On June 12, 1967, in the case Loving v. Virginia, the United States Supreme Court unanimously struck down Virginia's anti-miscegenation law, thereby invalidating such laws across the country and allowing interracial couples across the nation to enter into legally recognized marriages. The plaintiffs, Mildred Delores Jeter Loving and Richard Perry Loving, were arrested in the wee hours of the morning in June 1958, confronted in their marriage bed by police officers and arrested for violating Virginia’s Racial Integrity Act. The couple pled guilty, received suspended sentences and were barred from the state. Several years later they reopened the case, leading to the now famous ruling. Click here to see a short film about the Lovings.
Many people celebrate June 12 as Loving Day, the day when racial barriers to marriage equality were toppled and when African Americans came a giant step closer to achieving full civil rights. Today is perhaps a particularly poignant celebration as we debate the status of same-sex marriage by recalling that less than fifty years ago whites and blacks (and people of some other racial backgrounds) could not marry in almost one-third of U.S. states. For decades, there has been a political and legal debate about the meaning of Loving and its implications for the status and rights of same-sex couples in our society. Some have argued that Loving, while useful to the same-sex marriage debate, is not a matter of simply or impulsively matching familiar figures in a test of legal reflection. Maybe not, maybe so.
The case of the Lovings was not necessarily simple or straightforward, either in law or in fact. At the time that the Lovings were arrested, the legal parameters of equal protection and due process doctrines did not fully resemble their modern forms. The factual backstory of the plaintiffs was equally as opaque. Few people realize, for example, that Mildred Loving, while identified by several documents, by some people in her community and by the justice system as black, did not necessarily consider herself black, but rather, as white and Native American. According to one author, her marriage license, hanging on the wall of her bedroom when she was arrested, identified her as "Indian." In an interview she gave in 2004 Mildred Loving was said to have identified her mother as full-blooded Rappahannock and her father as Rappahannock and white; she went on to say that as far as she knew “no one in her family was black.” The Rappahannock, like some other Native American groups, were sometimes described as being of mixed black and aboriginal blood--despite their own claims of pure aboriginal identity. One account suggests that Mildred Loving may have publicly accepted a mixed Native American-black designation in order to allow the case to proceed on firmer, more compelling grounds. In a case founded on race, the race of one of the parties was in no way clear cut.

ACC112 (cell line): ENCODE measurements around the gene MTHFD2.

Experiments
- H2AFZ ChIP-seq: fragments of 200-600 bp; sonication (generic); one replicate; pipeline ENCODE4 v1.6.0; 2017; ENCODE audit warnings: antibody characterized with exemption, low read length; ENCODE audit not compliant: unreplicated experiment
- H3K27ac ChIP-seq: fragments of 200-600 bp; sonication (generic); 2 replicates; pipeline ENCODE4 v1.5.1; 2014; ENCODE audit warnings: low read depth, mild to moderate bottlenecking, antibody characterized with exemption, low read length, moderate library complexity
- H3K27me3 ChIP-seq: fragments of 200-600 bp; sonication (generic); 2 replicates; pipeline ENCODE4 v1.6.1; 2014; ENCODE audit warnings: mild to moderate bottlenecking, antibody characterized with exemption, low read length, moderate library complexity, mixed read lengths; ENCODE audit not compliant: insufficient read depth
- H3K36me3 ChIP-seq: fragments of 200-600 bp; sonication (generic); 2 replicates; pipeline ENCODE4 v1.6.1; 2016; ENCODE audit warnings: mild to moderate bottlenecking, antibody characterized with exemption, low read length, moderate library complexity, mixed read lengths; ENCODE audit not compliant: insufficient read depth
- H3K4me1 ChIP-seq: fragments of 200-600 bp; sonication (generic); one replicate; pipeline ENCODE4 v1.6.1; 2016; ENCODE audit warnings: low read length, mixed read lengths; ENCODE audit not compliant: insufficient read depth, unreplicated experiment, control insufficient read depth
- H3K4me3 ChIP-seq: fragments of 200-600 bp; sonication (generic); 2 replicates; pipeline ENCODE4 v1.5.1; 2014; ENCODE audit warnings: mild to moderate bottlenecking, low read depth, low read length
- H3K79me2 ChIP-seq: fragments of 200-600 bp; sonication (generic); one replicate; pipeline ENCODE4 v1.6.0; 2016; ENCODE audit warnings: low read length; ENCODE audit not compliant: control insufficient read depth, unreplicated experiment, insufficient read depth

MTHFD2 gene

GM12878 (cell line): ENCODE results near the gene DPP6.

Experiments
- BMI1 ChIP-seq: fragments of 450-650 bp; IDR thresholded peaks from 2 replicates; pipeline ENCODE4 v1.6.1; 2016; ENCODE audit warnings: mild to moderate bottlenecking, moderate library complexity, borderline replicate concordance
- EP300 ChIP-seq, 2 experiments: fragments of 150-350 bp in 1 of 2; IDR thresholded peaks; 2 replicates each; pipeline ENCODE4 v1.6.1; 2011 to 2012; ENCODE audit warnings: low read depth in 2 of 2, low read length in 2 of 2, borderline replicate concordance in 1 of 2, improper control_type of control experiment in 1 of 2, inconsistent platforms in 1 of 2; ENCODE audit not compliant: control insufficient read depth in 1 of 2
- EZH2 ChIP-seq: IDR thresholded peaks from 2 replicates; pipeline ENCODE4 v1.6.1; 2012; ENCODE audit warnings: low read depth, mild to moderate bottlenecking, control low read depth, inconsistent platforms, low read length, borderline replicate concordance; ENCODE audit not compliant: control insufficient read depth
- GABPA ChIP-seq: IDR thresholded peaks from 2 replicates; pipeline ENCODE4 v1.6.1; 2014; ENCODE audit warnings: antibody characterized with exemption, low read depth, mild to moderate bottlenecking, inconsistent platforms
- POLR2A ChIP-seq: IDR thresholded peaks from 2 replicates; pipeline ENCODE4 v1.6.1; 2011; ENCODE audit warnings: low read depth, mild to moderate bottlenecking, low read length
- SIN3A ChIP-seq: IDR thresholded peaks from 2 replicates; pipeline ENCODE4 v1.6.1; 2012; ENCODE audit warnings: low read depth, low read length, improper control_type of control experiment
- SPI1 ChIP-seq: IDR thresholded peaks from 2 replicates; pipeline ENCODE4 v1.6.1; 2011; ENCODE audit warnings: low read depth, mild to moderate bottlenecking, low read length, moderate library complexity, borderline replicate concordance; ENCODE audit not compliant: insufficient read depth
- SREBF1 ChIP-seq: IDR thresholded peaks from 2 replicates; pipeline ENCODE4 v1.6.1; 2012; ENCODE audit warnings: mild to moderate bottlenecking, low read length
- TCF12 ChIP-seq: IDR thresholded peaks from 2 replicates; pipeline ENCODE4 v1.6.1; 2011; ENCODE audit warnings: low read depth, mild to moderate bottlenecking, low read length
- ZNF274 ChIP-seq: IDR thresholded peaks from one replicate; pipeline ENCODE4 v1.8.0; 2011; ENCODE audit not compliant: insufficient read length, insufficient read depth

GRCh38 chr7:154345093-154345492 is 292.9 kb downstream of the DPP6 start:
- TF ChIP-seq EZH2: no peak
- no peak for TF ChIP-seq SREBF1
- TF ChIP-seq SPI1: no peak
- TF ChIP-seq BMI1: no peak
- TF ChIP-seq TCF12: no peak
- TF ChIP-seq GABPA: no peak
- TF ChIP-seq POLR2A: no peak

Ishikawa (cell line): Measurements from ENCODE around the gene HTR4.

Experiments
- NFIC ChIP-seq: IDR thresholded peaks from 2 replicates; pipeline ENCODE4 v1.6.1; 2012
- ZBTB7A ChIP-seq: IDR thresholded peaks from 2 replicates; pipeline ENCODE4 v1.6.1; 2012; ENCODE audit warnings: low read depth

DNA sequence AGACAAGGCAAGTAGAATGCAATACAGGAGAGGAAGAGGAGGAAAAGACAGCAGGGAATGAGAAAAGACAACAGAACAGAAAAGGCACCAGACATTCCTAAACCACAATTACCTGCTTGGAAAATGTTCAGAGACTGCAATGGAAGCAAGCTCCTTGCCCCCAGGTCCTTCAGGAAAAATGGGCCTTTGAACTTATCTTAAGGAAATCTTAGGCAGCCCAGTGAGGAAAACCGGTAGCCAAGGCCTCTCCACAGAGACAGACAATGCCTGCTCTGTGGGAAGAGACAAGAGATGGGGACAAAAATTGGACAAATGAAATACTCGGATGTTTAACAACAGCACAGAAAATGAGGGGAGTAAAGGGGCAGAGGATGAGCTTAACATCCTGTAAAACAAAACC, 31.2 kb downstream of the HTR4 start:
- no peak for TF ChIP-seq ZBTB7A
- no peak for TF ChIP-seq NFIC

One thing was clear in Loving: the case helped to dismantle racial boundaries and lessened law’s ability to serve as a tool to naturalize racial hierarchies and ideologies of racial purity. Whatever their racial backgrounds Mildred and Richard Loving were prevented by law from forming an intimate and social partnership with each other for reasons that defied logic. Anti-miscengenation laws, regardless of their targets, have long worked hand-in-hand with larger-scale regulatory regimes to limit the rights of citizenship to narrow classes of persons. Here the analogy is clear: permitting same sex marriage, like permitting interracial marriage, is a step on the path towards full civic membership for all.